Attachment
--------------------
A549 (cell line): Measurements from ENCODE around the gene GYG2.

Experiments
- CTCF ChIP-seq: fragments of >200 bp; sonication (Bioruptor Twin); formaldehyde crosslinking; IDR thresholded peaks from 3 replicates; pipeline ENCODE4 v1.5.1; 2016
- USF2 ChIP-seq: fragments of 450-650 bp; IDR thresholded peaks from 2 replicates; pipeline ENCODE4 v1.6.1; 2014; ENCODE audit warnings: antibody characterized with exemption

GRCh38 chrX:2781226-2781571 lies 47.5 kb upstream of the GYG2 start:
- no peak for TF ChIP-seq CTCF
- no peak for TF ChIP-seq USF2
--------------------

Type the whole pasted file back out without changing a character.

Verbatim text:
A549 (cell line): Measurements from ENCODE around the gene GYG2.

Experiments
- CTCF ChIP-seq: fragments of >200 bp; sonication (Bioruptor Twin); formaldehyde crosslinking; IDR thresholded peaks from 3 replicates; pipeline ENCODE4 v1.5.1; 2016
- USF2 ChIP-seq: fragments of 450-650 bp; IDR thresholded peaks from 2 replicates; pipeline ENCODE4 v1.6.1; 2014; ENCODE audit warnings: antibody characterized with exemption

GRCh38 chrX:2781226-2781571 lies 47.5 kb upstream of the GYG2 start:
- no peak for TF ChIP-seq CTCF
- no peak for TF ChIP-seq USF2